That’s It ? , that’s all the Observer could write?
They are not “open”, they are contested.
Is this all that we are going to get from the City Council candidates this year?
You have to buy a copy of the Thursday (10/18)Observer to get more information. To be fair, there is a bit more information from the generic questionaire that was sent to all the candidates.
“Burch said council members have the authority to ask developers to leave room for these areas, she said. They haven’t made that request yet though, she said.” WHY haven’t the council members made those requests – YET ?
We are not making this up – these are quotes from the Charlotte Observer.
Irl Dixon: “While some candidates say they are concerned about high property taxes, Dixon said the tax rate dropped last year and he expects it to do the same in the future because of the development of high-end, waterfront homes”.
Does this give credence to the term “economic-genocide” that East-enders and South Point residents are concerned about? Push out the existing homes to build McMansions along the lake, reducing visibility and accessibility. This is a concern here in this community.
Too Late Charlie ! Most of the mills have been torn down or are in the planning stages to be torn down. We cite the examples of the Belmont Hosiery plant – now, called Belmont Reserve. We cite the Imperial Mill – now vacant, and its mill village called Hawthorne. We cite the Acme – now the space for development. This site even had a viable park area that the city acutally refused to use (Woodlawn) in the late 1990’s. How about what once was the Belmont Dyers, now torn down with development plans for high-end housing. Even the cotton warehouse that Stowe Mills used over on Eagle Road (a perfectly good pre-cast concrete structure) was torn down to make way for the clear-cutting that is now known as Eagle Village. Not even going to discuss in any detail the tearing down of the Eagle Mill for $500,000 unsold homes across from Belmont Central.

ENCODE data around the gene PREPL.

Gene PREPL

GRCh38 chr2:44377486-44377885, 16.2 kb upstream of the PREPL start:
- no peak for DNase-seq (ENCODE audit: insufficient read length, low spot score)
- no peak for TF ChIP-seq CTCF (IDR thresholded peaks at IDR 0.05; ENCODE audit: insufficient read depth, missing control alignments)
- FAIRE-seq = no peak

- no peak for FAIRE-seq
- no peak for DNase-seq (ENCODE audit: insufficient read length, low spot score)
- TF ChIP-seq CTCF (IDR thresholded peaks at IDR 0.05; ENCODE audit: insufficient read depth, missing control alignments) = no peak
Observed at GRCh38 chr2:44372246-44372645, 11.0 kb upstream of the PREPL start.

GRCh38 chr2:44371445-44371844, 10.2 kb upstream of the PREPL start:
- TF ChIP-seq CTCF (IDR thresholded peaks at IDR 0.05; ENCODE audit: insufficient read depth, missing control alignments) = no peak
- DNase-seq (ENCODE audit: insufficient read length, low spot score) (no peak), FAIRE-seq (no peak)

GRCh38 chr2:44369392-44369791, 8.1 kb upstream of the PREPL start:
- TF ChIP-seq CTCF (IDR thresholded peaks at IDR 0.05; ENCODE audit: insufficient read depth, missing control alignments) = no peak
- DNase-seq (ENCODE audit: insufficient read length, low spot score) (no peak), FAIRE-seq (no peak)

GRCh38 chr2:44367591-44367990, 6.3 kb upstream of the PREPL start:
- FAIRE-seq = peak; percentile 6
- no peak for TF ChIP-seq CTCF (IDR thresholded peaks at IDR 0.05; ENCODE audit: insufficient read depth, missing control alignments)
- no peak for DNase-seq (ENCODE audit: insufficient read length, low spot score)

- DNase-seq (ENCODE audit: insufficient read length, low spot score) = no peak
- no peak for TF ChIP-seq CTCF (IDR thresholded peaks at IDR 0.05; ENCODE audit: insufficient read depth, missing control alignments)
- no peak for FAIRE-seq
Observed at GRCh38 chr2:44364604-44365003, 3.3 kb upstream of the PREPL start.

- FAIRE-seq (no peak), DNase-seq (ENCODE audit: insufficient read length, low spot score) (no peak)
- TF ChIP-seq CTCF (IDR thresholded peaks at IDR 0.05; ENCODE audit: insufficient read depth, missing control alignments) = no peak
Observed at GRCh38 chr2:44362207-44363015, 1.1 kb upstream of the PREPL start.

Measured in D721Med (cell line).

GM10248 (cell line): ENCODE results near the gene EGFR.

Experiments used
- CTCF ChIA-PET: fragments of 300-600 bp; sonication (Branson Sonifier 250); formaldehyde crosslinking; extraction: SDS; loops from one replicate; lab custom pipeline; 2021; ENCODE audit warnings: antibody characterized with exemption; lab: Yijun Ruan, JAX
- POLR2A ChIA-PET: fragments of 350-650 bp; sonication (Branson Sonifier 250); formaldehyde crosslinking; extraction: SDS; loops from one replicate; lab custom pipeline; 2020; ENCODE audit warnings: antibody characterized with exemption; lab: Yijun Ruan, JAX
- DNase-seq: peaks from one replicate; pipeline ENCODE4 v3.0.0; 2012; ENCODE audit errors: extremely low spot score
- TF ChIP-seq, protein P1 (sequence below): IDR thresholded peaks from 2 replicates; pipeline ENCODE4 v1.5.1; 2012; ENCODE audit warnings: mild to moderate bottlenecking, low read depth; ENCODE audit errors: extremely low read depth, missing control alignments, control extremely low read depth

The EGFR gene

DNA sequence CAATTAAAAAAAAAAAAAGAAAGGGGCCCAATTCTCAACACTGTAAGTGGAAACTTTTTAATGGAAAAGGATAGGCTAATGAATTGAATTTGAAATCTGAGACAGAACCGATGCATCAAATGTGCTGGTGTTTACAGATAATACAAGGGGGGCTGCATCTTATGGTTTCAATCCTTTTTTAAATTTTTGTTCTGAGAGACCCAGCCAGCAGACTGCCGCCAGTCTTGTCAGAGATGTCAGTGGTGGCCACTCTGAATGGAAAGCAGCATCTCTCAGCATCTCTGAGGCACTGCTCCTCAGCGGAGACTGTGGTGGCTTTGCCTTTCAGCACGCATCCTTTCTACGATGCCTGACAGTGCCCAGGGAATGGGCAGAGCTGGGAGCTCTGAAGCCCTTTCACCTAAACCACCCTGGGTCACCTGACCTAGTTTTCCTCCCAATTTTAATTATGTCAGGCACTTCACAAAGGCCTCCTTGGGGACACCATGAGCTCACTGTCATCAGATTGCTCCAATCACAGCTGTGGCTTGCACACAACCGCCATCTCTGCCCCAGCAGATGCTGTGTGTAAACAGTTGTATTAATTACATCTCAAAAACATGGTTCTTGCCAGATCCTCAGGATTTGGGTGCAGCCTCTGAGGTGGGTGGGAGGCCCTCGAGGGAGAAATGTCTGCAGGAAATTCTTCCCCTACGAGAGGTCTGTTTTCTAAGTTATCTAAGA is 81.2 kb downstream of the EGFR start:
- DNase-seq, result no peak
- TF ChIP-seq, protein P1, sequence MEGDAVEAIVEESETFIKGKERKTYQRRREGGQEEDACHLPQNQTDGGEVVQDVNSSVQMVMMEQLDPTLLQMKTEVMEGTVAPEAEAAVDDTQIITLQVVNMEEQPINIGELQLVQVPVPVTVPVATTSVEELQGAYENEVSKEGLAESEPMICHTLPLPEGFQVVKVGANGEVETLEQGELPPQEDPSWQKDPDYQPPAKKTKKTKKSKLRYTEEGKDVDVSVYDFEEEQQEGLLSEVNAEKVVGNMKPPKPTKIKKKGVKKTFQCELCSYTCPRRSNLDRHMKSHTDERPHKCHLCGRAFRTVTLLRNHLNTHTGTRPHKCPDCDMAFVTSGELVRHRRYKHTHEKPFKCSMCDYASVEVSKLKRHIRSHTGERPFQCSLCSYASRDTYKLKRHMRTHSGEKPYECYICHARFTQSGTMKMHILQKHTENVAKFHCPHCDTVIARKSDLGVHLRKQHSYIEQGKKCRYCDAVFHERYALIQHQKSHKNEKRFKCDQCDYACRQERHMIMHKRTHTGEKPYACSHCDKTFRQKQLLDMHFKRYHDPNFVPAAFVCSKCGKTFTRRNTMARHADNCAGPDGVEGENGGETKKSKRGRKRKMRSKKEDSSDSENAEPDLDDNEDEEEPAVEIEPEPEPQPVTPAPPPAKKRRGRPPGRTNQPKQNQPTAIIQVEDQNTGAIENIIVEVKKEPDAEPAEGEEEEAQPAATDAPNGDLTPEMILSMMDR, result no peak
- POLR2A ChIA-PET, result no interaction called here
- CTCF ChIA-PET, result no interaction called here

Ron Foulk: “…61-year-old political newcomer said council members have budget responsibility…”.
He’s not a newcomer — he has run for City council in at least 2 other elections. He also opposed the Amity Acres annexation into the city in the 1990’s. How can you trust someone who will be opposed to future annexations.
Curtis Gaston: “He would favor a building moratorium, especially on large subdivisions.”
Once again, the Pittenger/Duke(Crescent) property is already under design – that’s over 1,000 acres of voluntarily annexed land. The city has had jurisdictional control for over ten years on this property and until it was sold to State Senator Pittenger, nothing was done to guide its development direction. Young Mr. Gaston needs to be more involved. He has promise but will he be committed in the long run?
Martha Stowe: “…It [the land use plan] doesn’t prohibit developers, it just makes sure you’re working in tandem with developers,” she said. “As much development as we’re seeing in Belmont we’re going to have to do something other than what we have done…”
So, what are your plans and ideas?
Richard Turner: “…The recent land-use plan lacks teeth, Turner said, and developers have been able to build as they wanted using conditional zoning. He said the city needs a public facilities ordinance that wouldn’t allow growth beyond the city’s ability to service it…”
Dennis Boyce: “Did not respond”
We hope the BannerNews and the Gazette will expand these questions.
We find it amazing that wherever you see a Burch sign in a yard, there is a Flowers sign right next to it. If it looks like a ticket (signs), sounds like a ticket (identical votes on all issues before council), it’s probably a ticket. Vote for one, get 2. And we thought that the politics in Belmont was “non-partisan”.